The year 2005 marked the official inauguration of the foundation’s expanded grant program, which is designed to engage individuals around the globe in an enriched and enriching dialogue on American art through exhibitions, education projects, and academic and public programs. The foundation will be supporting and collaborating on innovative projects that are ambitious in scope, outreach, and impact as it builds on its past to create a future for the exploration, understanding, and enjoyment of the visual arts of the United States.

About Daniel J. Terra

Daniel J. Terra (1911–1996) was an energetic blend of scientist, businessman, and art lover. A first-generation American, Terra earned a chemical engineering degree from Pennsylvania State University in 1931, and founded Lawter Chemicals in Chicago in 1940. The success of his global enterprise enabled him to pursue his cultural interests, assembling an art collection and participating in several Chicago arts institutions.

Daniel Terra’s art collection was first exhibited in 1977, at the Palmer Museum of Art, on the campus of his alma mater. The exhibition sparked Terra’s interest in bringing American art to a broad audience, and in 1978 he founded the Terra Foundation for American Art. Helping to fulfill the foundation’s goal of fostering greater appreciation of American art, in 1980, under Daniel Terra's guidance, the foundation opened the Terra Museum of American Art in Evanston, Illinois; in 1987, in order to make the museum accessible to more people, the museum was moved to downtown Chicago; in 1992, a second Terra institution was founded, the Musée d’Art Américain Giverny, in France, bringing American art to international audiences.

For his unflagging efforts in support of American art and culture, as well as for other contributions, Daniel Terra was appointed Ambassador–at–Large for Cultural Affairs—a position created specifically for him by President Reagan and one that he held from 1982 to 1988. Ambassador Terra’s enthusiasm for promoting American art never waned. President Reagan once lauded him for "doing more for American art than any other man in the history of the country."

By the time of his death in 1996, Ambassador Terra had put into place a dedicated board of directors and a generous endowment for the foundation. Today, the Terra Foundation for American Art carries forward the vision of Ambassador Terra, building on his tireless efforts to bring American art to ever-widening audiences.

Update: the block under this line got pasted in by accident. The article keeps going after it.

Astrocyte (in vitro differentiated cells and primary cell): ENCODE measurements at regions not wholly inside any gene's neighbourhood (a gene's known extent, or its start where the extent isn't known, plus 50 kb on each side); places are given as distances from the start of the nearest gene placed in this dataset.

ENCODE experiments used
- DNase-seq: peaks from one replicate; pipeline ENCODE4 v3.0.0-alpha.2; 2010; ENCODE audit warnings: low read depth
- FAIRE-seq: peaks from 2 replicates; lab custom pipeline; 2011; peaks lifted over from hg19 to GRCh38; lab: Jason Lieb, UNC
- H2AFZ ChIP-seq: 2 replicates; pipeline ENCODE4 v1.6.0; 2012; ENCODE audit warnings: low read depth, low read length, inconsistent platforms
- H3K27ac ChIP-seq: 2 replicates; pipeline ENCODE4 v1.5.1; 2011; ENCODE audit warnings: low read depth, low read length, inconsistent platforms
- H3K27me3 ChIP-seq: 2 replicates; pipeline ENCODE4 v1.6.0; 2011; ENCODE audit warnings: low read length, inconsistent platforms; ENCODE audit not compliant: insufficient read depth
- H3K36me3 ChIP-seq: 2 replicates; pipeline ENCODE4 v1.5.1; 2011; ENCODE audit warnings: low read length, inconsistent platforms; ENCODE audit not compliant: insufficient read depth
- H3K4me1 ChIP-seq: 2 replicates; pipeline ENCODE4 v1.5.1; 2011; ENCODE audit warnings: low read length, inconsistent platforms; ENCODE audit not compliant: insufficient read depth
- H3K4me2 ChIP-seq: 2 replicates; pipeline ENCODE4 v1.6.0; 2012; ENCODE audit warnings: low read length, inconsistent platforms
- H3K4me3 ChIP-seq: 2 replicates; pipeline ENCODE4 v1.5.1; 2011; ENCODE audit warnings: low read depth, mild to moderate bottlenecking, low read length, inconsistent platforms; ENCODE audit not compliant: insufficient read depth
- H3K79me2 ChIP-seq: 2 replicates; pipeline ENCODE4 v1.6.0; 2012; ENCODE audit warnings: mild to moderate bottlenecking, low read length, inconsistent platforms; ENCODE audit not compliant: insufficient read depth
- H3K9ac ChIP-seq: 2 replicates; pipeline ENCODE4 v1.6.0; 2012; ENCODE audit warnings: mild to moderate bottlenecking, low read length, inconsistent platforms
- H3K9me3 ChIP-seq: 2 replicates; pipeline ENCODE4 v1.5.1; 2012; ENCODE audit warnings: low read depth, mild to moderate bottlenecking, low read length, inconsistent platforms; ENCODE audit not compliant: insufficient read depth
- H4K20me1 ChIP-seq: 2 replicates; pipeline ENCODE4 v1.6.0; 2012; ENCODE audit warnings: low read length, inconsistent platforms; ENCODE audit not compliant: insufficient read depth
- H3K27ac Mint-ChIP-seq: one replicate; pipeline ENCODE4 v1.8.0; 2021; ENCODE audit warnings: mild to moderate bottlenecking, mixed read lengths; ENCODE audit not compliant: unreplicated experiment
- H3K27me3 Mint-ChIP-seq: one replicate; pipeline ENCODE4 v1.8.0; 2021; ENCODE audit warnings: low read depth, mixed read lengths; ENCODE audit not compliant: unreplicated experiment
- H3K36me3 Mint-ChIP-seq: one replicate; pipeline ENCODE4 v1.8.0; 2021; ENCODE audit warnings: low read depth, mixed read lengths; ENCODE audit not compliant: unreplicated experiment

Legal Proceedings

The Terra Museum made history before it closed due to the attempt by Judith Terra (the founder's widow & 2nd wife) and several board members to relocate the museum to Washington, D.C., viewed by many (including the founder's son) as an attempt to boost her social standing in the nations capital. [http://www.washingtoncitypaper.com/lips/2005/lips0819.html] [http://www.indivisible.org/newsClip_MJS.htm]

The [http://www.state.il.us/court/Opinions/AppellateCourt/2004/1stDistrict/May/Html/1013152.htm lawsuit] was finally settled in 2004 with the foundation required to stay in the state of Illinois [http://foundationcenter.org/pnd/news/story.jhtml?id=85600010] for 50 years. The Terra Foundation for American Art's collection can be viewed on the Terra website, which also contains information on the location of certain works of art on view in Chicago, other locations in the United States, and abroad.

There are approximately 40 Terra works on view in the American Galleries at the Art Institute of Chicago.

External links

* [http://www.terraamericanart.org/ Terra Foundation Website]
* [http://www.artic.edu/aic/index.php Art Institute of Chicago]